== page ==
Thousands of travellers rushed to leave the Chinese city of Wuhan early Wednesday as authorities lifted a more than two-month travel ban.
Wuhan in Hubei province was the city where the global coronavirus pandemic first emerged.
As the ban expired on schedule at midnight (1600 GMT Tuesday), passengers — many in hazmat suits — expressed joy and relief as they filed into Wuhan’s Wuchang station to catch the first overnight trains out of town.
“Wuhan has lost a lot in this epidemic, and Wuhan people have paid a big price,” said a 21-year-old man surnamed Yao, who was heading back to his restaurant job in Shanghai.
“Now that the lockdown has been lifted, I think we’re all pretty happy.”
Government estimates say as many as 55,000 people are expected to flow out Wednesday by train from the city, which was placed under an unprecedented quarantine lockdown on January 23.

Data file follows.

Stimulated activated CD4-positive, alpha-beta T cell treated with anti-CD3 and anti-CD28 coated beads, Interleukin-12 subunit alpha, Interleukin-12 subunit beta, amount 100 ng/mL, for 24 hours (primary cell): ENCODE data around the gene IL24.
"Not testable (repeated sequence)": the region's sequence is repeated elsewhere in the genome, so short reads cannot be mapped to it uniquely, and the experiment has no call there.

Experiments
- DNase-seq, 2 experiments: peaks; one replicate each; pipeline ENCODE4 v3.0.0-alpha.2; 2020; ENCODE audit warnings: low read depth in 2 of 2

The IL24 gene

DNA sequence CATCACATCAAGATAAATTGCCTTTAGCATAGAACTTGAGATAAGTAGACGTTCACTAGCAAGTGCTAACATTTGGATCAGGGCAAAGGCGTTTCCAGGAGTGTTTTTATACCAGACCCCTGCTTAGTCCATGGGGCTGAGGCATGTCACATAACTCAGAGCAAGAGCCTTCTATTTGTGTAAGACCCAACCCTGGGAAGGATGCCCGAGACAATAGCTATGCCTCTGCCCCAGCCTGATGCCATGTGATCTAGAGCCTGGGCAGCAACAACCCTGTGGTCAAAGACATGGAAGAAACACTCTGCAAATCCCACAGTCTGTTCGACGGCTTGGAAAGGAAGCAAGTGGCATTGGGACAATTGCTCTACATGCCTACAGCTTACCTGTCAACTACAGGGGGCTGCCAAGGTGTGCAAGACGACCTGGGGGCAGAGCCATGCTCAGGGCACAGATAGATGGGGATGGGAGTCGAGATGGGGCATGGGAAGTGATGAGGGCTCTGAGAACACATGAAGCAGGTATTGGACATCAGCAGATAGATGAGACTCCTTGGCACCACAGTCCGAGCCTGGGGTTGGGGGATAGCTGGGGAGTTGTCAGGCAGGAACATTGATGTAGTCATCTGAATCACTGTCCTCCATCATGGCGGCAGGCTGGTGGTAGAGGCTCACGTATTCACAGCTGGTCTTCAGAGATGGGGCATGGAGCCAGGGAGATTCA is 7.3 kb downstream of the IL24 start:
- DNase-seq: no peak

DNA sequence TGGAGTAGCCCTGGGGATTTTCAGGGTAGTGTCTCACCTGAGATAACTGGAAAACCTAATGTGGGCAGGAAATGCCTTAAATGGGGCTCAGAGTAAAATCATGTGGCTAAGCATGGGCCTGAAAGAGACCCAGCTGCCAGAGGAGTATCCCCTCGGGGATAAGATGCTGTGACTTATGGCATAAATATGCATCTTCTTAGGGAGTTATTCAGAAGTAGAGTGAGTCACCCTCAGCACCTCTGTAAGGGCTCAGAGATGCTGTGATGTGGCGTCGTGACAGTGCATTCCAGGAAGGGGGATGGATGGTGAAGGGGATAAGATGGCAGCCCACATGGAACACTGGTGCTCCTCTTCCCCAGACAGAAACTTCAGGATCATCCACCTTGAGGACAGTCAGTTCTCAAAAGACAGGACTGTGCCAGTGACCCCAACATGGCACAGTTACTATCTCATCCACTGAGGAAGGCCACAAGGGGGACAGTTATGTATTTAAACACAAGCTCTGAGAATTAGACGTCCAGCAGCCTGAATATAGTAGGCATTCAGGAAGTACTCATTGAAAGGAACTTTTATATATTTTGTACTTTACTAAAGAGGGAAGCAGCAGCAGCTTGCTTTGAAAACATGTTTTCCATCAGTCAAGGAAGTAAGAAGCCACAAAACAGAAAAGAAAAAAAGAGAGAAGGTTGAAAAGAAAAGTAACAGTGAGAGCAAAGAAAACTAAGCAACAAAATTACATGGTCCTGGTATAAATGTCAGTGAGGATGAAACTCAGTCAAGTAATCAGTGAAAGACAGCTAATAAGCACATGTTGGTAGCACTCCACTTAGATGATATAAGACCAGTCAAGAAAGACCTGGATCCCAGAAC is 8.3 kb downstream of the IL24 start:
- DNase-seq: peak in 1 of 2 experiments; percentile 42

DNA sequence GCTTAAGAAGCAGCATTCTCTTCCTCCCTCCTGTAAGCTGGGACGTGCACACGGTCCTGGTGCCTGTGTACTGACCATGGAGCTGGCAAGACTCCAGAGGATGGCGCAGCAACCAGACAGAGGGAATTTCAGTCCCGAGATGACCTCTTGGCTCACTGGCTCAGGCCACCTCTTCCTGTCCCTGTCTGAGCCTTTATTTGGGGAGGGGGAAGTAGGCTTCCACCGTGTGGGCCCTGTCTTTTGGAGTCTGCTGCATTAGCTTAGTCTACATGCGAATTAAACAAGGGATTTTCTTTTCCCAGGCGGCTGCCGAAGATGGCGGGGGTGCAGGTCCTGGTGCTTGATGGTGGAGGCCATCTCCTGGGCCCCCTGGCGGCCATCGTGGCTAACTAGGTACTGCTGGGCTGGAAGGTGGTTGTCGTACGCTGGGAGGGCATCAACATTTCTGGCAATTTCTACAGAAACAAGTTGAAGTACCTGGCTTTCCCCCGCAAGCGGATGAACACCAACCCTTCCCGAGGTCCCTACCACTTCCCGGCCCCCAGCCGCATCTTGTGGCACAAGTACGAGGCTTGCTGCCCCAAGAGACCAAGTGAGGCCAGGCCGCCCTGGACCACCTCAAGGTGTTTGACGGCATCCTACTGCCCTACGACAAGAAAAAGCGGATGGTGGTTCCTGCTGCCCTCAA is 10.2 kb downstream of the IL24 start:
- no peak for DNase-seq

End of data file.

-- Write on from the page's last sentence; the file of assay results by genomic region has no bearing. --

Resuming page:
State-run Xinhua news agency said columns of passenger cars also lined up to stream out of the city at midnight as road barricades on its outskirts were dismantled, and that flights also resumed early Wednesday at Wuhan’s international airport.
Some travellers could barely contain their happiness.
“I’ve been stuck for 77 days! I’ve been stuck for 77 days!” shouted one man who arrived at the railway station for a train back to his home province of Hunan.
The lockdown made Wuhan the first place in the world subjected to draconian containment steps now seen in many countries.
The rest of surrounding Hubei province quickly followed, confining tens of millions of people at homes and cutting the province off from the world as transport in and out was halted.
Chinese media outlets hailed the removal of the travel ban, with headlines posted on websites after midnight saying: “Wuhan, long time, no see.”
Hubei and the provincial capital Wuhan have suffered the majority of China’s officially claimed tally of more than 81,000 overall infections and more than 3,300 deaths.